The Tampa Bay Buccaneers made one very bold move in the offseason and one particularly dumbfounding one. How will this balance of successes and failures affect this team’s NFL betting odds in 2013-14?
Best Offseason Move:
The Buccaneers’ best offseason move, by far, was the signing of cornerback Darrelle Revis from the New York Jets. The analytical website Walter Football had this to say about this new acquisition: “Revis, who interestingly took zero guaranteed money, is coming off a torn ACL. However, he’s just 28, so he’s expected to make a full recovery. He was given clearance to resume cutting in the middle of May, so he’s expected to be ready for the season opener. Revis will provide a big boost because Tampa Bay has to deal with stud wideouts like Julio Jones, Roddy White, Marques Colston and Steve Smith twice per year. Revis will be instrumental in shutting down those wideouts, but the Buccaneers still had to find a second cornerback. They did just that in the 2012 NFL Draft with Johnthan Banks. The Mississippi State product was once considered to be a first-round prospect, but a slow 40 time knocked him into Day 2.
Tampa Bay knows it has to cover the full extent of the field on defense, precisely because it is in the same division as two teams who love to throw the ball, the New Orleans Saints and the Atlanta Falcons. Having a lot of bodies is important, but it is also essential to get the kind of player who can lock down his half of the field so that the two safeties can handle the other side of the field and emphasize coverage in the middle section of the field, particularly on the weak side. Revis could be the answer to a lot of problems for the Buccaneers.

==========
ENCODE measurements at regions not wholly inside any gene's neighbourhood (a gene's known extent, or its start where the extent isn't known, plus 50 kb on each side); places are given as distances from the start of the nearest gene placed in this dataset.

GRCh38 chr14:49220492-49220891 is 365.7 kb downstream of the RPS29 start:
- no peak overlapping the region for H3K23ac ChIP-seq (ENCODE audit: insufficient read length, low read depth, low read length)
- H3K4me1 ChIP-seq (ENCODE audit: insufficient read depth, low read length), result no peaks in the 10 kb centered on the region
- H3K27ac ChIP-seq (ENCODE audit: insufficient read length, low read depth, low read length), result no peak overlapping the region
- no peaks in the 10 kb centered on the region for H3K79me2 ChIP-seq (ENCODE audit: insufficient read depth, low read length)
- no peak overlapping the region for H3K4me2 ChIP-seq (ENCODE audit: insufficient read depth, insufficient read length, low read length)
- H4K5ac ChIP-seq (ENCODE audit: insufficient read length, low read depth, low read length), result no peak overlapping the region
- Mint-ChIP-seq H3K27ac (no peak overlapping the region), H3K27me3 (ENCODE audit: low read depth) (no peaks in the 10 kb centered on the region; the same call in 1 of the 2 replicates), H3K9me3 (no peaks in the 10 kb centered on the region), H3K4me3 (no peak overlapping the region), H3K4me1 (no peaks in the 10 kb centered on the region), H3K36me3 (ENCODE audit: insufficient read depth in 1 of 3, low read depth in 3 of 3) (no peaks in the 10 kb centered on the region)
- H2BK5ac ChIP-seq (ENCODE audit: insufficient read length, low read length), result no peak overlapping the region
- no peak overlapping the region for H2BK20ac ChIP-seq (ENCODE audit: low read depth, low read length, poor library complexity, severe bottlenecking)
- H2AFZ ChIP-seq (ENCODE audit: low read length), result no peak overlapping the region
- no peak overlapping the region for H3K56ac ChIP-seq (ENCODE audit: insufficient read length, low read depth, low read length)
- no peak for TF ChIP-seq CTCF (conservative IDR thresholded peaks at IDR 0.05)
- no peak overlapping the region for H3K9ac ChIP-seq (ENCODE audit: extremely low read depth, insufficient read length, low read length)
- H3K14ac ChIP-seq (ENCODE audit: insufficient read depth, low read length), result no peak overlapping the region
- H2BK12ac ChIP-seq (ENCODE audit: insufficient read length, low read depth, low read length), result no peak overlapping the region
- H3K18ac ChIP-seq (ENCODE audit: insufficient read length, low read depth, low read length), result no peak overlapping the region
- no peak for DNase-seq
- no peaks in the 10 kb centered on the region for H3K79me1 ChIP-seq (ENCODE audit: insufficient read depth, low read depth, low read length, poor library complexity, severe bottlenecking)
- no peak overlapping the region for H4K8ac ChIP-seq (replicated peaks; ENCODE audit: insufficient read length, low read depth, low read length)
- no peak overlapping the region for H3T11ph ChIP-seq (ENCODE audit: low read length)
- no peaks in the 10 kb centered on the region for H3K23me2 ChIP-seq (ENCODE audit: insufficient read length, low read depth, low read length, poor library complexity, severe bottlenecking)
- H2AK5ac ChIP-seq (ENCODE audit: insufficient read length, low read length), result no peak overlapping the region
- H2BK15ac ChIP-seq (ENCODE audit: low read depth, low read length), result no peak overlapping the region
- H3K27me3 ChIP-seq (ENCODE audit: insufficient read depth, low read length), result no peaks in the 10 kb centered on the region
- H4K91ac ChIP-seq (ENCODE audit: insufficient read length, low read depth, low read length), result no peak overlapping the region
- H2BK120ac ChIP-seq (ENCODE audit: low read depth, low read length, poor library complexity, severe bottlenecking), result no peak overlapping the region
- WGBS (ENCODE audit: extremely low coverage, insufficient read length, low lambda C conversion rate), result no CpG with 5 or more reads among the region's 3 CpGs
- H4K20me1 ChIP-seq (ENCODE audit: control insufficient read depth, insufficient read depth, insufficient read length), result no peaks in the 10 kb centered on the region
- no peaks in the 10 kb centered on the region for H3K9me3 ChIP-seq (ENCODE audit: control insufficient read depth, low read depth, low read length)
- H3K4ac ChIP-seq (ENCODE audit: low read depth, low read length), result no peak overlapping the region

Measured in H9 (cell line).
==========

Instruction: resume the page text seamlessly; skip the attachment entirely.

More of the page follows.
Worst Offseason Move:
The Buccaneers allowed pass rusher Michael Bennett to get away. Bennett was a high-impact player on the Bucs, and his skills took away time from opposing quarterbacks in the pocket, which in turn made it just a little bit harder for teams to throw deep on the Bucs’ hamstrung secondary. Losing Bennett creates a crucial deficiency on the Tampa Bay roster, and it’s hard to see how this won’t have a negative ripple effect on the defense. If it’s true that the secondary has been improved by offseason acquisitions, it’s just as true that the defensive line has been eroded in terms of quality and physical prowess. The Buccaneers are left with a defense that, on balance, is not very different from last year. Corners and safeties might cover better, but if the pass rush isn’t up to par, it won’t matter all that much.
How They’ll Finish In The Division:
Football betting fans know that the Buccaneers don’t have the quarterback (Josh Freeman) or the pass defense tailored for the specific division they inhabit. If the Buccaneers were in the NFC North, they’d have a chance of faring better against the likes of Chicago and Minnesota, but having New Orleans and Atlanta in their division is not a good situation for them. Tampa Bay should be able to beat out a wayward Carolina Panther organization in the NFC South, but fighting past either the Saints or Falcons is frankly an unreasonable expectation at this point.
Super Bowl Odds: +2250